in Everything Else

The Working Classes

As regular readers of my blog(s) are no doubt sick of hearing by now, I grew up in Ashington – once, allegedly, the largest mining village in the world. Although class consciousness didn’t really rear it’s ugly head until I flew the nest and headed off to university, I grew up within – but was never really part of – a predominantly working-class culture.

Again, as regular readers will testify, I’m fundmentally against the idea that middle-class ideas and values are ‘better’ or ‘worse’ than those of the working classes. I’m as willing to parody the hypocrisy, two-facedness and pious platitudes of the former as I am to take the mick out the latter.

I’m currently near the end of reading V.S. Naipaul‘s Magic Seeds. I feel a little cheated by not having realised before beginning that it’s really the second instalment of the author’s Half a Life. Until about a chapter ago I really couldn’t understand why Naipaul, who has a reasonable but not outstanding style of writing, has been so lauded and, indeed, has been a recipient of the Nobel Prize in Literature.

Now I understand. I make no apologies for the following lengthy quotation (which spans just over a page in the book). Suffice to say that, whilst I have sympathies in this direction, my views are not quite as harsh and right-wing as Roger, who says at one point in the novel:

“Weddings are such a carnival these days. I went to a wedding not long ago. At the other place I go to. We’ve pulled everything down, we’ve changed the rules on everything, but the ladies still want weddings. It’s especially true on the council estates. Council estates are blocks of flats or houses built by a municipality for the poor of the parish, as they used to be called. Only, the people there are not poor now. Women there have three or four children by three or four men and they are all living on benefits. Sixty pounds a week a child, and that’s just the beginning. You can’t call that a dole. So we call them benefits. Women see themselves as money-making machines. It’s like Dickens’s England. Nothing’s changed except that there’s a lot of money about, and the Artful Dodger is doing very well indeed, though everything is very expensive and everyone’s hopelessly in debt and wants the benefits increased. People there need to take one or two holidays a year. Not in Blackpool or Minehead or Mallorca now, but in the Maldives or Florida or the bad-sex spots of Mexico. They need hours in the sky. Otherwise it’s not a proper holiday. “I haven’t had a proper holiday all this year.” So the planes are full of this trash flying about and drinking hard, and the airports are packed. And every week the papers have twenty pages of advertisements for holidays so cheap you wonder how anyone even in Mexico can make money out of them. The wedding we had to go to was for a woman who has had three children by a club cook she lives with off and on. Usually a cook, but also off and on, on especially festive nights, the club bouncer. The thing was the most horrible kind of socialist parody. The top hats and morning coats on the weekday scroungers. It’s what the battered women want for their men on wedding Saturdays. For themselves they want the long white dresses and veils to hide the bruises and black eyes of the love that comes and goes, what they call relationships. On this particular wedding day the beaten-up children, fat or scrawny, normally fed on sandwiches and pizzas and crisps and chocolate bars, were dressed up and displayed and were to be fed on even richer foods. Like young bulls bred for slaughter in the bullring, these children are bred sacrificially and in great numbers for the socialist benefits they bring to a council house. They are not really looked after, and many are destined to be molested or abducted or murdered, providing then, like proper little gladiators, but for three or four long days, socialist excitement for the burgesses. I told you once that the only people here who were not common, in the way of being false and self-regarding, were the common people.”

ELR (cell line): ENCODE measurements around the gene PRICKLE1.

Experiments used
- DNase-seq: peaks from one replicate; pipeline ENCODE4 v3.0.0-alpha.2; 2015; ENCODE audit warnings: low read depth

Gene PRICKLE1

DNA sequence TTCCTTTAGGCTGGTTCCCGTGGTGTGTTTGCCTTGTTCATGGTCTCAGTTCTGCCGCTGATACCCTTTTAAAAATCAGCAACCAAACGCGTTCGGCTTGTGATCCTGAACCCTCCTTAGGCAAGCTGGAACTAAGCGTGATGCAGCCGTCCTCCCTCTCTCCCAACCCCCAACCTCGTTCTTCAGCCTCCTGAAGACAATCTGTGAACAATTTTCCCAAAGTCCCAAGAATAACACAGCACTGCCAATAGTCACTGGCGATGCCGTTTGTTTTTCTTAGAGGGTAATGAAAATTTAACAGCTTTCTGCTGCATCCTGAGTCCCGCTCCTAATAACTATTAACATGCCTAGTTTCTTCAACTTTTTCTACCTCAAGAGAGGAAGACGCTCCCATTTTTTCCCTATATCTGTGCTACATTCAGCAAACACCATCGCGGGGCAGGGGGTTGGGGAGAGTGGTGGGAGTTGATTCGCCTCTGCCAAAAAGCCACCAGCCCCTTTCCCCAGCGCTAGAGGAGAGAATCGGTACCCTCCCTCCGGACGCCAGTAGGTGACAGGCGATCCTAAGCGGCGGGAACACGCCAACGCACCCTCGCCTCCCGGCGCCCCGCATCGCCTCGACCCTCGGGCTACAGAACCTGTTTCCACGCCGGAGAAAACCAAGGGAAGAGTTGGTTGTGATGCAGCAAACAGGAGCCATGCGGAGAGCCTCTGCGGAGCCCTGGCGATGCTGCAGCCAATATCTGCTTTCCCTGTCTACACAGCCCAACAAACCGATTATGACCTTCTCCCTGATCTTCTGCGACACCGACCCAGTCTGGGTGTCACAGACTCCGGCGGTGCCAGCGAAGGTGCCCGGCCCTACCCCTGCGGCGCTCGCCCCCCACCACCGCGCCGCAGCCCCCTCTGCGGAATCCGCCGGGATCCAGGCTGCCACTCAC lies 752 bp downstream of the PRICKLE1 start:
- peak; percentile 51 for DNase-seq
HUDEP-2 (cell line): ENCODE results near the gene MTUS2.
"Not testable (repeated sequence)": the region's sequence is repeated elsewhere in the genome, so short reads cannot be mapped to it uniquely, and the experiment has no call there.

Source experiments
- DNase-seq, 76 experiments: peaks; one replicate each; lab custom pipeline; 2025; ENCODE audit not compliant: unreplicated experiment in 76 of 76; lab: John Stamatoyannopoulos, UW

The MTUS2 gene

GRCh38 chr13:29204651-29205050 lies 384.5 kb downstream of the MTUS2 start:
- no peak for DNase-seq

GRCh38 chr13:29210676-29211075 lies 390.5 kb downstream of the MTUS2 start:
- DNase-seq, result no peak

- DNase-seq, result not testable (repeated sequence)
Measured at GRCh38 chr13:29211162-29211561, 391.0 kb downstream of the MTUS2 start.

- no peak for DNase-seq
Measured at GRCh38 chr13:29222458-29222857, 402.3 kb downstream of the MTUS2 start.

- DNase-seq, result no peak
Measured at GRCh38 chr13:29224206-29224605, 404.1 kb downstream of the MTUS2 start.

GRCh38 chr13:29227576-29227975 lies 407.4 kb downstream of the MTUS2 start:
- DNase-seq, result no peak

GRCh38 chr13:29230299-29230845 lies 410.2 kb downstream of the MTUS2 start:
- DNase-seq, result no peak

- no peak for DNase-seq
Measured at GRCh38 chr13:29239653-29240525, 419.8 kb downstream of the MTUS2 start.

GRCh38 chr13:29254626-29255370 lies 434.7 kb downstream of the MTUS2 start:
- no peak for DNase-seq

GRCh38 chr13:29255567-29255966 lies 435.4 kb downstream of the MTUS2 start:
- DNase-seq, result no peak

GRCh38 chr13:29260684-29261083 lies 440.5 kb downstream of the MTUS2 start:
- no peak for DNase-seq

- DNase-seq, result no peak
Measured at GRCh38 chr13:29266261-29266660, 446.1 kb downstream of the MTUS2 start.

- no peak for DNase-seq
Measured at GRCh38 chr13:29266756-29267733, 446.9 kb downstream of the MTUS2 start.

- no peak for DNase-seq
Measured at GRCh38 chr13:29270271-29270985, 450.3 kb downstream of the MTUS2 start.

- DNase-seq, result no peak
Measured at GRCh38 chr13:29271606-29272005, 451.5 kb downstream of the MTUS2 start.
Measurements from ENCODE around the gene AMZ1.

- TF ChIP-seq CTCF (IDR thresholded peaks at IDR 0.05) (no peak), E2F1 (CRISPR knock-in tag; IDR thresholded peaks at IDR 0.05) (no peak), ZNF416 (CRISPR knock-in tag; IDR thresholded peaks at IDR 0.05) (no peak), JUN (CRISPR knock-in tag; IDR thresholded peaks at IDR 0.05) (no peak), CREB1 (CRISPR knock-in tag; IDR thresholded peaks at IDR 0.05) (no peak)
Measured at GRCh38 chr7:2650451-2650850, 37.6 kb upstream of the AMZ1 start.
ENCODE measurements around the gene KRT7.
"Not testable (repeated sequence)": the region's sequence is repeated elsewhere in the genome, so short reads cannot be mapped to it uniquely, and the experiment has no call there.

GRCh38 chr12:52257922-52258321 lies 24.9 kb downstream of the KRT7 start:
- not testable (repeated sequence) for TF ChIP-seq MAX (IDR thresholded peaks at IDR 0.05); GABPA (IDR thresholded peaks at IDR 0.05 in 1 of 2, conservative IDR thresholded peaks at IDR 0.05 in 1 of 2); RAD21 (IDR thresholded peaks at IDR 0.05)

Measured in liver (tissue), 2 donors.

Anyone else recognise the above quotation as a nail being hit (perhaps a little too firmly) on the head? :-p

  • http://campionleadinglearning.blogspot.com/ Peter Slack

    Anyone else recognise the above quotation as a nail being hit (perhaps a little too firmly) on the head?

    No. It comes across as lazy and mean spirited to me, displaying a lack of empathy dressed up in an elegant literary style. As it (presumably) comes from the mouth of a character one could charitably assume that Naipul is not uncritical of these views. Certainly Dickens was never so dismissive of the working class / underclass of his day.

  • http://www.podesta.org.uk Ed Podesta

    “Thou shalt love thy neighbour as thyself” Romans 13:9